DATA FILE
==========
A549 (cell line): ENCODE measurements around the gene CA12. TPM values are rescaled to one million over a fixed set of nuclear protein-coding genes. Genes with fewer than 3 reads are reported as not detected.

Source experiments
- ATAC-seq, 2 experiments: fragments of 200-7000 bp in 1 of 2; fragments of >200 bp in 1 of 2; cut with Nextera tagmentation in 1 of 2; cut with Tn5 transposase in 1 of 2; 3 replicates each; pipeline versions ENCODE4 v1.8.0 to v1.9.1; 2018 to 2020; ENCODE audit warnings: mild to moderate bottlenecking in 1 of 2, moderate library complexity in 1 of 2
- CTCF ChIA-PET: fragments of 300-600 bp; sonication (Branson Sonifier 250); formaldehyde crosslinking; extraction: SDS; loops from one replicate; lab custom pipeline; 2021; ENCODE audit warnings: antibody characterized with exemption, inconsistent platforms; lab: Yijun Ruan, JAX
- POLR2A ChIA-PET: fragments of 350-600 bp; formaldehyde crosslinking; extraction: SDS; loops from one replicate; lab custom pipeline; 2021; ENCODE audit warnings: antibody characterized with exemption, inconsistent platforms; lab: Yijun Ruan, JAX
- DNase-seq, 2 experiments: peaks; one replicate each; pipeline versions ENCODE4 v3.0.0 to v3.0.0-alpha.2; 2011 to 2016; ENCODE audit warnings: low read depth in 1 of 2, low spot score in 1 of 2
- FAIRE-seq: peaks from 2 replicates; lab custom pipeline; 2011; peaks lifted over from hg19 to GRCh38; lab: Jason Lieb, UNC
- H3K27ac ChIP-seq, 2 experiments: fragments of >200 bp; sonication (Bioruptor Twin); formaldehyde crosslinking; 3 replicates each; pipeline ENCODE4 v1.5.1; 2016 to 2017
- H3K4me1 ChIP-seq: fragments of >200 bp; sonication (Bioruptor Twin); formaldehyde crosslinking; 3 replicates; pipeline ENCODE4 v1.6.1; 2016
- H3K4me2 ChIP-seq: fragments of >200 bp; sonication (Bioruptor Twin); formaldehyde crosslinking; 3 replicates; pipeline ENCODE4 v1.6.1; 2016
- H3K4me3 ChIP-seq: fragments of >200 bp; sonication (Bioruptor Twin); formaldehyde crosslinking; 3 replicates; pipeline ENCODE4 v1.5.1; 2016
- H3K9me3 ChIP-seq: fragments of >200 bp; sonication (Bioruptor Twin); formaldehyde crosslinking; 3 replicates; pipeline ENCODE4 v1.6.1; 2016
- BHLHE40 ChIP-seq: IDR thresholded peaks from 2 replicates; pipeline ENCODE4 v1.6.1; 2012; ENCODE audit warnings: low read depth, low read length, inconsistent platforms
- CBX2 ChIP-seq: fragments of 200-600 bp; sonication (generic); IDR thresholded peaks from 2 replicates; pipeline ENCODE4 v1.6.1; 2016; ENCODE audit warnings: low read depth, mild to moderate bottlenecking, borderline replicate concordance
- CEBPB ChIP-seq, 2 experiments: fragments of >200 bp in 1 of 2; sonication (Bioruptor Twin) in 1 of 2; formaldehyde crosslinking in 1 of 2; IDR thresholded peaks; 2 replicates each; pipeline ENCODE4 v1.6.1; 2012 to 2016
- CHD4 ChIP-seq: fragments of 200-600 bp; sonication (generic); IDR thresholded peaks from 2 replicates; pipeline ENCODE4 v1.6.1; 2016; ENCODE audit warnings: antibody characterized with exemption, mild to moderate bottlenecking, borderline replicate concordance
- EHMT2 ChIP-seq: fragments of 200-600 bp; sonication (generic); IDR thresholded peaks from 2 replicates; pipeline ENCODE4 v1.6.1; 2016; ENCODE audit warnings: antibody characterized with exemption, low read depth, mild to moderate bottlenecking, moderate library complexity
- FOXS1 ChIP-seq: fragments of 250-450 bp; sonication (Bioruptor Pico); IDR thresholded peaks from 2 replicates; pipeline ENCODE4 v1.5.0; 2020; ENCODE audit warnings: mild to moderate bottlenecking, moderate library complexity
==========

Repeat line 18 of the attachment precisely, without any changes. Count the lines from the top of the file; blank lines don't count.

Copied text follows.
- FOXS1 ChIP-seq: fragments of 250-450 bp; sonication (Bioruptor Pico); IDR thresholded peaks from 2 replicates; pipeline ENCODE4 v1.5.0; 2020; ENCODE audit warnings: mild to moderate bottlenecking, moderate library complexity